Chronic fatigue syndrome is more than just being tired all the time. It’s a pervasive tiredness, one that merely resting does nothing to alleviate. In particular, CFS has nine characteristics. Symptoms are loss of concentration, a sore throat, unexplained muscle pain, fatigue, sleep that isn’t restorative, exhaustion that lasts more than 24 hours, joint pain without swelling that moves around, swollen lymph nodes, and new and unfamiliar headaches. Tiredness and at least four other symptoms need to be present for a diagnosis of CFS to be made.
Although CFS is a recognized medical condition, it is difficult to diagnose. Even if all the symptoms are present, a diagnosis generally isn’t made unless other possible causes are ruled out. Ordinary sleep disorders, for example, often cause fatigue, as do many medical conditions. Muscle ache is also a symptom of a number of medical conditions, and that possibility is typically explored. However, a new study suggests that some cases of CFS can be recognized by looking for certain viral infections that are otherwise dormant.
The study suggested that in these cases, CFS is the result of an excessive immune response to Epstein-Barr virus, which is ordinarily associated with mononucleosis and some other illnesses. The virus doesn’t always go away; instead, it merely becomes inactive. When it reawakens in the blood, this can lead to CFS. However, there appear to be a number of other causes as well, not all of them known. Immune impairment of some kind appears to be linked with CFS, but what causes this impairment cannot always be found. However, a controversial hypothesis that a virus called XMRV was a cause of the condition has proven unfounded.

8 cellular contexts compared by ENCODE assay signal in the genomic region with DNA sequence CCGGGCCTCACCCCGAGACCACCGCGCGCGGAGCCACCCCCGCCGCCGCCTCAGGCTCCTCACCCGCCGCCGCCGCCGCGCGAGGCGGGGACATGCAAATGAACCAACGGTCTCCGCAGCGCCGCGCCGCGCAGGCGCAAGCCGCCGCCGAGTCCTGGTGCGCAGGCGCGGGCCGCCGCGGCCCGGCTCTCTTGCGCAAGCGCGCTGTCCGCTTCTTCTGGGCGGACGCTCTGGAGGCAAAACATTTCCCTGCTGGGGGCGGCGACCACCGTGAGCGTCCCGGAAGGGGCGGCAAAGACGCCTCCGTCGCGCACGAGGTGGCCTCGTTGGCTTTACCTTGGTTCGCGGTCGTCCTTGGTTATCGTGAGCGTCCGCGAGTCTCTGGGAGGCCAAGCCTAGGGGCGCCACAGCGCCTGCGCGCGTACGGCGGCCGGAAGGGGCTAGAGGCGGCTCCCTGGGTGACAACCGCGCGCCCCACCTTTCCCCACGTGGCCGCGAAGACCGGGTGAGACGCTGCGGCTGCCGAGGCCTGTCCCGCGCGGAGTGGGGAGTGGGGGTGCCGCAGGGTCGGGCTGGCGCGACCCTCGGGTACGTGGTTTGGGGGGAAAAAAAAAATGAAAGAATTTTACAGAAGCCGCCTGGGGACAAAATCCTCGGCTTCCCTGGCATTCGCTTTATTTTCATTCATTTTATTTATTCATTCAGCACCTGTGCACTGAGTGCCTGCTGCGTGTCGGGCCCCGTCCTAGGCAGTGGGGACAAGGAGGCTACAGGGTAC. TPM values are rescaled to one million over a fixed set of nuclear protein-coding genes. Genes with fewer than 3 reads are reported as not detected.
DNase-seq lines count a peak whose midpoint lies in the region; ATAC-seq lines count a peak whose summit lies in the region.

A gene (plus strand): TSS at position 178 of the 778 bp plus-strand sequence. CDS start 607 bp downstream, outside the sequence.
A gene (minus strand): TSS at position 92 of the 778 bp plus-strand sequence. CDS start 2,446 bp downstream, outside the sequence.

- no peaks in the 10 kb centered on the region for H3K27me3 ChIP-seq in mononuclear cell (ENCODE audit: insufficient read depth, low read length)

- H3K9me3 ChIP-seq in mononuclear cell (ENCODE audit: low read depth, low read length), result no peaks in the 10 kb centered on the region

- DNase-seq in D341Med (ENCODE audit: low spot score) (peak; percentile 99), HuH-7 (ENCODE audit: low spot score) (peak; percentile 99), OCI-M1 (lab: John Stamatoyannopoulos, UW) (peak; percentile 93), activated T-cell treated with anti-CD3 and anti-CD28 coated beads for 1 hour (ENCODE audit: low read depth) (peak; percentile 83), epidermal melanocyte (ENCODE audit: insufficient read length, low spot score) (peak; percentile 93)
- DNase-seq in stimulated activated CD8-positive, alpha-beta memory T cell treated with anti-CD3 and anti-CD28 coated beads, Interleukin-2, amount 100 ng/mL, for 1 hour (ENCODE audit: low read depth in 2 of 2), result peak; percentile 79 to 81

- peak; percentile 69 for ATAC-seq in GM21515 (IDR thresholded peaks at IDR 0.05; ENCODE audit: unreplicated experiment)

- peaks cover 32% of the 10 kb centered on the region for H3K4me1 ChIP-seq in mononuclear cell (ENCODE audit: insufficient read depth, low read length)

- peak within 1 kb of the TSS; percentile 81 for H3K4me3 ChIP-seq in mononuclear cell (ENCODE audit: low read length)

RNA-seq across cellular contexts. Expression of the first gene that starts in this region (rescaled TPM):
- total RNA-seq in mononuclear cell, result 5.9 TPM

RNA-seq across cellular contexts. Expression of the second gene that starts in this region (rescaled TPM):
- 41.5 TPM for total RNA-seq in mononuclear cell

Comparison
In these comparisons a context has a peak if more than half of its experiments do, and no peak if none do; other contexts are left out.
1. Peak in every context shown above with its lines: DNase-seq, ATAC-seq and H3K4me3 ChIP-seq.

There are no medical treatments that offer complete relief, but antidepressants and sleep aids can make the condition more bearable. Psychological counseling can help patients negotiate the limitations the condition places on them. Destressing one’s life is a useful coping mechanism, and stretching exercises can help with the aches and pains; yoga includes elements of both and is recommended for chronic fatigue patients.